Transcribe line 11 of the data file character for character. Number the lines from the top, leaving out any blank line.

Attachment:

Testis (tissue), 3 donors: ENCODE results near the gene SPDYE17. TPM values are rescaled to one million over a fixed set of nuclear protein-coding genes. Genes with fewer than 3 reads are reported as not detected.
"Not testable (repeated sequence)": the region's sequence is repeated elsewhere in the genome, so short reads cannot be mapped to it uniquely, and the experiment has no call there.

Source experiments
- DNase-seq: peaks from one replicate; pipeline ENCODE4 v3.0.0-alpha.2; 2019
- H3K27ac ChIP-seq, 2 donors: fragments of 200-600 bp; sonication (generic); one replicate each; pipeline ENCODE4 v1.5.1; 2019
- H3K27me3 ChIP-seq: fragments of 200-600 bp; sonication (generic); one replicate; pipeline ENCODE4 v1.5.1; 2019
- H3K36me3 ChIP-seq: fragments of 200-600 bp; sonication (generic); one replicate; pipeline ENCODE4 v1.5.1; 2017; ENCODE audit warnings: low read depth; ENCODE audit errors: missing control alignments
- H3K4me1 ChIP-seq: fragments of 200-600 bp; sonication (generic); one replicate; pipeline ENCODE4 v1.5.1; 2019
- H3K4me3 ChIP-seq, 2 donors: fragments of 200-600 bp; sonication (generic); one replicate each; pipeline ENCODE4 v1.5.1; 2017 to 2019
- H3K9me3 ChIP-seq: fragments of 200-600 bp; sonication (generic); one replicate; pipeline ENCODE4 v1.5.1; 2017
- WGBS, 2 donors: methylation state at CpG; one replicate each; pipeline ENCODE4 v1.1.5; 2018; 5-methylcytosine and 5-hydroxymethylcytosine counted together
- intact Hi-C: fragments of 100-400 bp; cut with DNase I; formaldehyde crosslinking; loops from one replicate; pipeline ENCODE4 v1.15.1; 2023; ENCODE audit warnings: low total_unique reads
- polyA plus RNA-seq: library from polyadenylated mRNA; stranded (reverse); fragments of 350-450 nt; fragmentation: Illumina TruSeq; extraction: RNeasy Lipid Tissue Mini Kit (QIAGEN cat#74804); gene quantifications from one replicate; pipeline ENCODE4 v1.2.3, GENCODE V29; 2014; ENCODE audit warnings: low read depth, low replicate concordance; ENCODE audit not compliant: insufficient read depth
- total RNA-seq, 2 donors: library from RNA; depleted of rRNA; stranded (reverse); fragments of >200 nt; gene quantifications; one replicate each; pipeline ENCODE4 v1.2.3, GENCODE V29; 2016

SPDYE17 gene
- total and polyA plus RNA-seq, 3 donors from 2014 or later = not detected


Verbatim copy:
- WGBS, 2 donors: methylation state at CpG; one replicate each; pipeline ENCODE4 v1.1.5; 2018; 5-methylcytosine and 5-hydroxymethylcytosine counted together